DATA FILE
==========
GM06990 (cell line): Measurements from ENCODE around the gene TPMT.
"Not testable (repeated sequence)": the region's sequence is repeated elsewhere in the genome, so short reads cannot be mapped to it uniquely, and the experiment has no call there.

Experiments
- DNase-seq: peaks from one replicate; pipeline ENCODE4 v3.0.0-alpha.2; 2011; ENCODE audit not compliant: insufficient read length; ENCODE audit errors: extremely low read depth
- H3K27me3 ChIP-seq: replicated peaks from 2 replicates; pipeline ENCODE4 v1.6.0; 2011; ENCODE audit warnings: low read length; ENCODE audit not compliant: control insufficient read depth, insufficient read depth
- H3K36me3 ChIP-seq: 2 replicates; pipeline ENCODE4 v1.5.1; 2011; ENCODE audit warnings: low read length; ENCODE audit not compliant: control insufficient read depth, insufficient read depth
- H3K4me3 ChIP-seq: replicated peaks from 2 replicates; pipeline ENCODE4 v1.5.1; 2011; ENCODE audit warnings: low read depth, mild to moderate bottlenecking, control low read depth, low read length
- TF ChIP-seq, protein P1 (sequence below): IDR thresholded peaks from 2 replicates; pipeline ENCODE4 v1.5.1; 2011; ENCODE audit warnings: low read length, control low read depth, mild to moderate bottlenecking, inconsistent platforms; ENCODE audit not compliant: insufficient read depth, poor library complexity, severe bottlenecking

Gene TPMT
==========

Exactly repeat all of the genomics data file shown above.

GM06990 (cell line): Measurements from ENCODE around the gene TPMT.
"Not testable (repeated sequence)": the region's sequence is repeated elsewhere in the genome, so short reads cannot be mapped to it uniquely, and the experiment has no call there.

Experiments
- DNase-seq: peaks from one replicate; pipeline ENCODE4 v3.0.0-alpha.2; 2011; ENCODE audit not compliant: insufficient read length; ENCODE audit errors: extremely low read depth
- H3K27me3 ChIP-seq: replicated peaks from 2 replicates; pipeline ENCODE4 v1.6.0; 2011; ENCODE audit warnings: low read length; ENCODE audit not compliant: control insufficient read depth, insufficient read depth
- H3K36me3 ChIP-seq: 2 replicates; pipeline ENCODE4 v1.5.1; 2011; ENCODE audit warnings: low read length; ENCODE audit not compliant: control insufficient read depth, insufficient read depth
- H3K4me3 ChIP-seq: replicated peaks from 2 replicates; pipeline ENCODE4 v1.5.1; 2011; ENCODE audit warnings: low read depth, mild to moderate bottlenecking, control low read depth, low read length
- TF ChIP-seq, protein P1 (sequence below): IDR thresholded peaks from 2 replicates; pipeline ENCODE4 v1.5.1; 2011; ENCODE audit warnings: low read length, control low read depth, mild to moderate bottlenecking, inconsistent platforms; ENCODE audit not compliant: insufficient read depth, poor library complexity, severe bottlenecking

Gene TPMT